Mason Greenwood’s PPM value is highlighted because it is only calculated over that recent 15 game run of significant appearances (over the whole season it would be 3.1). Henderson is substituted for De Gea (3.6 PPM) as he is more likely to play. It is worth pointing out, too, that Greenwood’s two FPL match Hauls (10+ points) were achieved in Gameweeks 31 and 32 and include a goal and an assist in 18 minutes at Tottenham.

The table also reinforces what good value Luke Shaw and Aaron Wan Bissaka are, though many of your mini-league rivals will probably have one of them as well, and also how surprisingly little there is between them in terms of Points Per Match over an extended period.

But Bruno Fernandes is essential, surely?

If everything falls nicely, and especially if there’s a penalty or two, the Portuguese maestro is more likely than anyone to burst through the 20 point barrier. But don’t be surprised if some of those 25 points gleaned from the initial fixtures against the same teams now get shared around more equally. Mason Greenwood could easily get a dozen or more and Cavani will probably do better than Martial did, though not significantly so.

And then there’s the tricky matter of whether, in FPL parlance, you can “get to him”. If you’ve only got one free transfer and no money in the bank you’ll need to have Mo Salah, Kevin De Bruyne or Sadio Mané to make a straight swap and be willing to part with them. That might well be the case for a Champions League final bound KDB, but Salah and Mané will have a Double Gameweek of their very own, including, of course, their visit to a weary United, followed by the cakey-est of cakey schedules to end the season while Bruno and his team-mates will be sitting doing nothing in Gameweek 36.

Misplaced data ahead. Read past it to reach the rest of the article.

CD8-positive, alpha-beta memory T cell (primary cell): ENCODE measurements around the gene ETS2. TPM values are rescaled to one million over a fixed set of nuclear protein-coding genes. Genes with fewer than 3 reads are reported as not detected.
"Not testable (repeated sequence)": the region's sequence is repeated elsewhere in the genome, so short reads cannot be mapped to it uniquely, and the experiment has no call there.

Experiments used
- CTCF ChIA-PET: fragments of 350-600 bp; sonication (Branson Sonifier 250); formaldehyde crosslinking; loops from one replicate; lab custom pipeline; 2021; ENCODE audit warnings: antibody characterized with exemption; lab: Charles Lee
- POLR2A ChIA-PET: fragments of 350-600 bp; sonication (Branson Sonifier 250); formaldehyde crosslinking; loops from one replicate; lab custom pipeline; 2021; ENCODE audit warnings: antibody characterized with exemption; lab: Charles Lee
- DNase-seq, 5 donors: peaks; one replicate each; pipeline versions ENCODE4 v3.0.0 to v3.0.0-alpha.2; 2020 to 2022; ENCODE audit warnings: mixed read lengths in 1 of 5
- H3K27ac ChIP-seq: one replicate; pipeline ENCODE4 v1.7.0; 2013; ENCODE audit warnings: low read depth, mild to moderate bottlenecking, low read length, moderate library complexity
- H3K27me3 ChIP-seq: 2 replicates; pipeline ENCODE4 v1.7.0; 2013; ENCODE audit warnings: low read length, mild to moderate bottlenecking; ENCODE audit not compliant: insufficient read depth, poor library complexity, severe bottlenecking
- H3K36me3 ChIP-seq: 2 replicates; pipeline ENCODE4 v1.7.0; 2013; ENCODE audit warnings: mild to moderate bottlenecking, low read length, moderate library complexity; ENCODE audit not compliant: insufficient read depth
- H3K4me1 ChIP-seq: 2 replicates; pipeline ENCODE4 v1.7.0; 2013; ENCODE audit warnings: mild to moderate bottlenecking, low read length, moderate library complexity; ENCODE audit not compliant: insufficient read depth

If you have some funds available you could use them to switch from Pierre-Emerick Aubameyang or Raheem Sterling instead, but we’d be quite surprised if you happened to have such expensive assets still in your squad after their recent quiet spells.

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What are the prospects for other teams this week?

Some readers will be aware of the tables I tweet out (@statto99) each week based on dividing all the Premier League teams into one of six Tiers (A to F) for both attack and defence based on performance over their last four matches (a time period Mark Sutherns also often seems to favour on FPL Black Box).  Strength scores (A = 1, F = 6) are assigned to each opponent and added together in the case of multiple matches. An adjustment factors in each club’s likelihood of capitalising on any weaknesses and this is the basis for the table below, revised overnight for this week’s matches following the Manchester United – Liverpool rescheduling: